In terms of costs, we know that about 1% of the population are severe problem gamblers, and a wider swath are moderate problem gamblers. In BC, the BC Medical Association estimates that there are 31,000 of the former and 128,000 of the latter. And it is these folks who are responsible for two-thirds to four-fifths of bets. Compounding addictions include alcoholism and drug problems (with cheap drinks the norm at casinos). Beyond the individual there are private costs to families and friends who get roped into financial problems, and employers in the form of lost productivity and embezzlement. Then there are “externalities”, social costs in the form of mental health care, social services, policing and the judicial system. Casinos are also an ideal place for organized crime, in the form of loan sharking and money laundering.

These are harder to measure due to under-reporting, and given the proliferation of casinos in recent years it seems like there is still a lot more research to be done to nail these numbers down. Still, attempts to add these costs together suggest that social costs likely outweigh any economic benefits from casinos.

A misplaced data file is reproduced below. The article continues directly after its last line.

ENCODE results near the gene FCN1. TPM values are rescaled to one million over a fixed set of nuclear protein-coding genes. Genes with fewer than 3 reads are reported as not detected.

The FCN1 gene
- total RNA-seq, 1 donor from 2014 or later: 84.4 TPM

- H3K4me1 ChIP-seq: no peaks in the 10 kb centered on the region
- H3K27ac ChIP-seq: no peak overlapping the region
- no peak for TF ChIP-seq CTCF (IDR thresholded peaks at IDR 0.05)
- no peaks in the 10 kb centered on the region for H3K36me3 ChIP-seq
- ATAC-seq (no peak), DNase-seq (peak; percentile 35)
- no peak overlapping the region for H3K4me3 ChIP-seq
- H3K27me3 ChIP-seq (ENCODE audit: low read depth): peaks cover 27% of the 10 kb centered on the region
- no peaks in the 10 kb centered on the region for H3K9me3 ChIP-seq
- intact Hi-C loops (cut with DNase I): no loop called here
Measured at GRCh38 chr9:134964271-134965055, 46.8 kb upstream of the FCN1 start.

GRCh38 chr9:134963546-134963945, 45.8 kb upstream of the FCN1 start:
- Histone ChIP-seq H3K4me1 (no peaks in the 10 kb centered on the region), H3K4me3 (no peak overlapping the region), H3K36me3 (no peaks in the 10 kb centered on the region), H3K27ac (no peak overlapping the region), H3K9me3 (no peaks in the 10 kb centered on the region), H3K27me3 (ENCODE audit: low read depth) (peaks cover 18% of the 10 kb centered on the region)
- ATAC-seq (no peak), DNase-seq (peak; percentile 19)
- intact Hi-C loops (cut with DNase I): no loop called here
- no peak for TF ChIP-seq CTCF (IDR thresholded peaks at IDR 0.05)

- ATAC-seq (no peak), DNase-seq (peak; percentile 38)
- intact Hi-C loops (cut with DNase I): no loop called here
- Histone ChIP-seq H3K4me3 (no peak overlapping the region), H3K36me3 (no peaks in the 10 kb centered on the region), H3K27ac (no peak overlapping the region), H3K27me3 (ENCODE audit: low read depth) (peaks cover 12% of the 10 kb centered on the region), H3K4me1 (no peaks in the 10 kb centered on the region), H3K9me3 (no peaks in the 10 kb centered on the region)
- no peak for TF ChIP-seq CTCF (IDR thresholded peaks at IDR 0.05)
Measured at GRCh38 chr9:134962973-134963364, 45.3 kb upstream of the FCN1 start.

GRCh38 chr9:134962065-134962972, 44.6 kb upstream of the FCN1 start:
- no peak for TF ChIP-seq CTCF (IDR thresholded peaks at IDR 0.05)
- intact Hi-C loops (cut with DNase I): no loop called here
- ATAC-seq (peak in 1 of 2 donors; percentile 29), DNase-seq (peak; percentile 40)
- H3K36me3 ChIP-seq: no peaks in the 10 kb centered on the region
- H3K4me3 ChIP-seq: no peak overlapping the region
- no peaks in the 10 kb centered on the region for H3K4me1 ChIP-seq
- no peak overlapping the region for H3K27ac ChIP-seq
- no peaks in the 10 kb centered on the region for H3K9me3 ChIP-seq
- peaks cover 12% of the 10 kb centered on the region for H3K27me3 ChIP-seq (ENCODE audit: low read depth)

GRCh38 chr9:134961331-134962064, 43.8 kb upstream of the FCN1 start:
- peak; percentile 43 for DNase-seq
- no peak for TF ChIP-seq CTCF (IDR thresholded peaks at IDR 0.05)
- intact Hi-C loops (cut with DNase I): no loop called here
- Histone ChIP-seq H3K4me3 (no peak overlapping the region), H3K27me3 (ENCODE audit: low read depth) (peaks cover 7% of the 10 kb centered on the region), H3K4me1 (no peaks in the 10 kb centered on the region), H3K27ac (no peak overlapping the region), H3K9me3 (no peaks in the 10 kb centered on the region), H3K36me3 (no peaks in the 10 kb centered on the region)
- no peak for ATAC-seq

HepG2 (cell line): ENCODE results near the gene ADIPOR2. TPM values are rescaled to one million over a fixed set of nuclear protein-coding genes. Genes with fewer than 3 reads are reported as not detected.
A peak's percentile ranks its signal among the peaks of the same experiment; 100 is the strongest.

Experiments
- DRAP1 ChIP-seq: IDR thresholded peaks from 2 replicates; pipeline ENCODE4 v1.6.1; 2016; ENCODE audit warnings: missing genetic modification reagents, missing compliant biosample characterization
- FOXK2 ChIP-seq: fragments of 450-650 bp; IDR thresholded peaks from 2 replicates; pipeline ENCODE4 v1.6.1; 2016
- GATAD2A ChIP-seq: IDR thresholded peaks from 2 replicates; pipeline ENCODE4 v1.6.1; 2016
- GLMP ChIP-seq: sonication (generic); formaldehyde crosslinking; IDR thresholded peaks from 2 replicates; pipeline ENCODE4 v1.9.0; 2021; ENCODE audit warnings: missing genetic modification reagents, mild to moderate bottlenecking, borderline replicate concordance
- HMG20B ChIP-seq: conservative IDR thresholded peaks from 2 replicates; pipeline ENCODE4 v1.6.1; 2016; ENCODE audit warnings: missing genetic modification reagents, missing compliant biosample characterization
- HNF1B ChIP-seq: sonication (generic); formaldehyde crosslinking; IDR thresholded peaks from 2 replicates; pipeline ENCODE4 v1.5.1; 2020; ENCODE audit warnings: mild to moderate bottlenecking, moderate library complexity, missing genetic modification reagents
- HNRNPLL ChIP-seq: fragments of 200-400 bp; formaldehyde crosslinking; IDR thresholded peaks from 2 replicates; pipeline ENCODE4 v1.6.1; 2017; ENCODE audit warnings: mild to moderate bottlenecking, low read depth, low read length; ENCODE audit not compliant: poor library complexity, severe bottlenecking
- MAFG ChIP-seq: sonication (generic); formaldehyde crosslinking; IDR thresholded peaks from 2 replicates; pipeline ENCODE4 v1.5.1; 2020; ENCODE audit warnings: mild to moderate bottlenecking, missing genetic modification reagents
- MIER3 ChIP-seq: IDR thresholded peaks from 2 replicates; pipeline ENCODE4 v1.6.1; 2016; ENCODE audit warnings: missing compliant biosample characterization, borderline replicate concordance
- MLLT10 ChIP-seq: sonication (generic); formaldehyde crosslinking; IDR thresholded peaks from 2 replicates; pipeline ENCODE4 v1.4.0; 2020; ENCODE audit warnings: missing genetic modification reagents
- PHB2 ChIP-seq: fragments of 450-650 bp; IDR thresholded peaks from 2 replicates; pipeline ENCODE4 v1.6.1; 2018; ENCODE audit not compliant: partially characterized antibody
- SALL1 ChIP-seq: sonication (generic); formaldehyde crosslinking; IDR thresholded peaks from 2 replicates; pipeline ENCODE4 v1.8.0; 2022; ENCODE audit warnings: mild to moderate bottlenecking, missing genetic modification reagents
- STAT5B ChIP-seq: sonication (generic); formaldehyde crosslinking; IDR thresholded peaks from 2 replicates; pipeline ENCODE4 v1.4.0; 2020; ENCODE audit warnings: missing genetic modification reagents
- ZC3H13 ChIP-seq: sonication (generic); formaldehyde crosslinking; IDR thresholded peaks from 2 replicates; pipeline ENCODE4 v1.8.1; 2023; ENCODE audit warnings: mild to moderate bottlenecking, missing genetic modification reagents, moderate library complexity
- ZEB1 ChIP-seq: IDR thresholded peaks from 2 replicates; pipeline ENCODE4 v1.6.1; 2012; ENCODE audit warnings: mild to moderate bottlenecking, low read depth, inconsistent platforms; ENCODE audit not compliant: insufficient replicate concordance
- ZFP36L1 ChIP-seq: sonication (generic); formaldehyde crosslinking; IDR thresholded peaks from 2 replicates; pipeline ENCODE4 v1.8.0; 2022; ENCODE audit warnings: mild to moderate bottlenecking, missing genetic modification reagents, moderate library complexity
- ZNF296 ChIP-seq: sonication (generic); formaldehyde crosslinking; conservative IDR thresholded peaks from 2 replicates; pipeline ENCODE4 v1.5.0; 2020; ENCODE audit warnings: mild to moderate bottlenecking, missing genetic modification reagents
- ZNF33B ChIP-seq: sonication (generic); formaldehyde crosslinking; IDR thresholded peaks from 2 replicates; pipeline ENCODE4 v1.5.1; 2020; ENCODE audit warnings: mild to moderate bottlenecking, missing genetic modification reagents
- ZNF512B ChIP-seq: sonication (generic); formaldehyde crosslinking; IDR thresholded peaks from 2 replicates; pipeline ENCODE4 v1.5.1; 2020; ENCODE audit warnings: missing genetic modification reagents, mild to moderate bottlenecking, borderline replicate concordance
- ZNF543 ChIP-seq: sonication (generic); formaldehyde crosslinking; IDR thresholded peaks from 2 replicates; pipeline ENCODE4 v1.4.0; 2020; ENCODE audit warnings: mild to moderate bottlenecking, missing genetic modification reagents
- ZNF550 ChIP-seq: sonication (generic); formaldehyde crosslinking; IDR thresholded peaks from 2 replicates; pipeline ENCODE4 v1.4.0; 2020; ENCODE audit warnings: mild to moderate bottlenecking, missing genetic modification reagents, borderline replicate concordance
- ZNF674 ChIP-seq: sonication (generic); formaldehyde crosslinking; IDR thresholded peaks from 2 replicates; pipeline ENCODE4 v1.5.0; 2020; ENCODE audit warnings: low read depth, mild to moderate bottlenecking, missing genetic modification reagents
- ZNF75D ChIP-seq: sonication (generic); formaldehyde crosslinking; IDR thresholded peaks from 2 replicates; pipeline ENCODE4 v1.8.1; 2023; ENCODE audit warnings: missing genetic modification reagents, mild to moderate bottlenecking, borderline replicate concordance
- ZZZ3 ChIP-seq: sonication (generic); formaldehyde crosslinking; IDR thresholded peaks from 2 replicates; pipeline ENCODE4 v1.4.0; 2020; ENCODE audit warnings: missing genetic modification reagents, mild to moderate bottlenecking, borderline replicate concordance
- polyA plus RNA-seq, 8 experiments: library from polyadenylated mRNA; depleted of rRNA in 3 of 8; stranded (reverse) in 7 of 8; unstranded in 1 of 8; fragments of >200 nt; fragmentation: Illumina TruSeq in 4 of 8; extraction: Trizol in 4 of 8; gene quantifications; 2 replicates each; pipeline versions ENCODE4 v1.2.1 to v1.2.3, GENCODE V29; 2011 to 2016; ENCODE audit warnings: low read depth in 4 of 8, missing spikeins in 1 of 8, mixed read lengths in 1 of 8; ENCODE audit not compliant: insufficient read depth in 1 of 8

One comment

  • Seems to me it hardly takes an economist to conclude that a business which operates purely by taking customers’ money in return for no product at all isn’t adding a lot to the economy.

    It’s also a vivid demonstration of the poor fit between efficient market theories and the real world. I mean, theoretically, given the economic model and its model of self-interested human behaviour, gambling as an industry cannot exist. Gambling as an activity maybe can, if you posit informal betting between actors with mismatches in information (although the idea of mismatched information itself violates strict neoclassical tenets). But gambling as an industry, with things like slot machines which by definition take in more on average than they give out, is impossible to square with “homo economicus” or anything very close to it.

    At best, even if one could say that efficient markets were something like a useful approximation in general, that generalization clearly could not apply to casinos. Oddly, the backers of casinos tend to subscribe to and invoke precisely the kind of economic tenets which the mere existence of casinos falsifies.